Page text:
Wednesday, August 11, 2010
Hard to categorize Heehs
Peter Heehs started his career as a historian by contributing papers to academic journals. In the absence of requisite university degree, he had to whip up provocative themes to get published. Contacts in some places might have helped him in this regard. But he most benefited from his address of the Ashram archives which provided him the maximum prestige and credibility. Once a number of journal articles came out, writing a book became easy.
All this is hard work, no doubt, but what one can sense with hindsight is an underlying stubborn political zeal. The latter, of course, is nothing unusual; we find it in umpteen authors, and it is easy to categorize them. Heehs’ case, however, is a little bit ambivalent and certainly more complex.
If we walk beyond the shallow Western-anti-devotional-objective characterization bandied about against him, we come across a paradigm of scholarship which salutes the Statue of History alone. Co-victim of the distorted history books in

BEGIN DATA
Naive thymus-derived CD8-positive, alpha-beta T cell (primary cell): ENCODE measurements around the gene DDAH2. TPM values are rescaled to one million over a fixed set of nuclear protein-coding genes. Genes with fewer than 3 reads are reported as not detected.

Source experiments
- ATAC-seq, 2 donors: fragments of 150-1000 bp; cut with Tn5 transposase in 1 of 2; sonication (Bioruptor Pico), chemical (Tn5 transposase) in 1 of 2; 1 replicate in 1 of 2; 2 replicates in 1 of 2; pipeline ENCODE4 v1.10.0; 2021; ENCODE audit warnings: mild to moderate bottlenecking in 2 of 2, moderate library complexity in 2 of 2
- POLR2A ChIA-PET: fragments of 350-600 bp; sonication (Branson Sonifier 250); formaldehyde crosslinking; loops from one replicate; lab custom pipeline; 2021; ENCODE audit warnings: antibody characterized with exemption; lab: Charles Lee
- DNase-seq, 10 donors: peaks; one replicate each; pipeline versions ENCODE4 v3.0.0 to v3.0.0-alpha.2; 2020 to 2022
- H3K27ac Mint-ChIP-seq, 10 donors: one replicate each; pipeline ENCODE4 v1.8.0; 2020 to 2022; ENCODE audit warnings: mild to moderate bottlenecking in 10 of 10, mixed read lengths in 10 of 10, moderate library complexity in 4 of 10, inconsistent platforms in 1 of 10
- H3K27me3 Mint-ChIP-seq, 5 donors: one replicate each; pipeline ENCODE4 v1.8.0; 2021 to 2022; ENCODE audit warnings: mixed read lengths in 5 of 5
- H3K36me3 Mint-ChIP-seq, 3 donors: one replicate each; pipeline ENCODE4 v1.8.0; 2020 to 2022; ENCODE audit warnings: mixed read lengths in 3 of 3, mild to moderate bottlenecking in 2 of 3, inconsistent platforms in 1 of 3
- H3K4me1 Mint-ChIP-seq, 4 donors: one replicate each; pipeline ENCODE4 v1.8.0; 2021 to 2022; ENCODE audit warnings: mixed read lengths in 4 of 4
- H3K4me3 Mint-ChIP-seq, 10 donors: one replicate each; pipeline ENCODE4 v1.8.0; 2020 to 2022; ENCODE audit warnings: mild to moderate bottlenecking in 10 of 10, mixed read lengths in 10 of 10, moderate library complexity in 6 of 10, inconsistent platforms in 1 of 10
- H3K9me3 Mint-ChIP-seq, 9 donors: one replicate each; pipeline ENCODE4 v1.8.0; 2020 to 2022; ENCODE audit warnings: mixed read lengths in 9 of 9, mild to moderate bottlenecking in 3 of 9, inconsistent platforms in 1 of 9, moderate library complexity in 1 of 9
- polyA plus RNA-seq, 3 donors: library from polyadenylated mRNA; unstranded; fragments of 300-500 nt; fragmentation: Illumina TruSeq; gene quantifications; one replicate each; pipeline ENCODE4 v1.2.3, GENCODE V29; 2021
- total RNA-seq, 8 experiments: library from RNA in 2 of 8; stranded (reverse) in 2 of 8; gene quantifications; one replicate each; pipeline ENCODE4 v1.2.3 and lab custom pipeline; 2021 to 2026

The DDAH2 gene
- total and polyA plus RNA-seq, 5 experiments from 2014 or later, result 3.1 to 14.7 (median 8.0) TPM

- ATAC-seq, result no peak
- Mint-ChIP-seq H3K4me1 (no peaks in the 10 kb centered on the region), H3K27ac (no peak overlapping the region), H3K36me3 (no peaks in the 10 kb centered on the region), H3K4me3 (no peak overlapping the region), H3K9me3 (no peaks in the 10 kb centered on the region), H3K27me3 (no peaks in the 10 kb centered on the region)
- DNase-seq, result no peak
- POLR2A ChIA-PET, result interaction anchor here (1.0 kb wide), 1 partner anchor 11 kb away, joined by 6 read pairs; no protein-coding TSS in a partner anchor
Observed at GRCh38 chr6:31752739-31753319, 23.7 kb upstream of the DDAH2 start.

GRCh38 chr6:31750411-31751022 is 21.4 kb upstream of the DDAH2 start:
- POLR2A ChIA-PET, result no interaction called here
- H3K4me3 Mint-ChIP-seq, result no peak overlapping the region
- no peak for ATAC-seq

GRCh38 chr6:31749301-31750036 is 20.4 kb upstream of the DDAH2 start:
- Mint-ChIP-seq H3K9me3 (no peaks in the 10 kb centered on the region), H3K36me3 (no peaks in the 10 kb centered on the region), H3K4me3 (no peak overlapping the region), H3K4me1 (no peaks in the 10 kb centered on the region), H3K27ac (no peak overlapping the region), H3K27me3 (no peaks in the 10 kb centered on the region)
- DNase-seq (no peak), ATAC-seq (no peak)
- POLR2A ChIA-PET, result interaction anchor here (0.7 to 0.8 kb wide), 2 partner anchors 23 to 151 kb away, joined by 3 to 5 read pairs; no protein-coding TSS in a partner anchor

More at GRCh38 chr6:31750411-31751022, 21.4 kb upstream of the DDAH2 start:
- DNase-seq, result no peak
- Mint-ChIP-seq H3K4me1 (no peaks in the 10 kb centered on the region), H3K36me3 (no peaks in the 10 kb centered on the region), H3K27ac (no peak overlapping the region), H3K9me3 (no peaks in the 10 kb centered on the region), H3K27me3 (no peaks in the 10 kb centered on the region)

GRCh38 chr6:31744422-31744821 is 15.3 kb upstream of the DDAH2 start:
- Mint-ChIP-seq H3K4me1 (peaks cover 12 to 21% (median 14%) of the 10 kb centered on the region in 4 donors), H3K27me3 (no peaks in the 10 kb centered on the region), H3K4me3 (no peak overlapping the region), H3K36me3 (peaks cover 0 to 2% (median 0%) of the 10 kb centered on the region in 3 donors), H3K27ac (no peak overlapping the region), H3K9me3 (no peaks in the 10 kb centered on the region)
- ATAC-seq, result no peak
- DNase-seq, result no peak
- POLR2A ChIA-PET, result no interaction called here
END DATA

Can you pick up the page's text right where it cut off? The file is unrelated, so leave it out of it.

where Sri Aurobindo has been an anathema, he has persisted with an exemplary zeal to import the name of Sri Aurobindo to academic discourse, through the back-door many a times, like the appellation of terrorist, for instance. His praise for Sri Aurobindo and his works, wherever appears, can’t be said to be niggardly. Thus, the overall picture, despite the miasma generated by The Lives of Sri Aurobindo, leaves much scope for the benefit of doubt. India
I am, therefore, not so certain about Heehs as of yet, and this is not a piece of paid news. [TNM]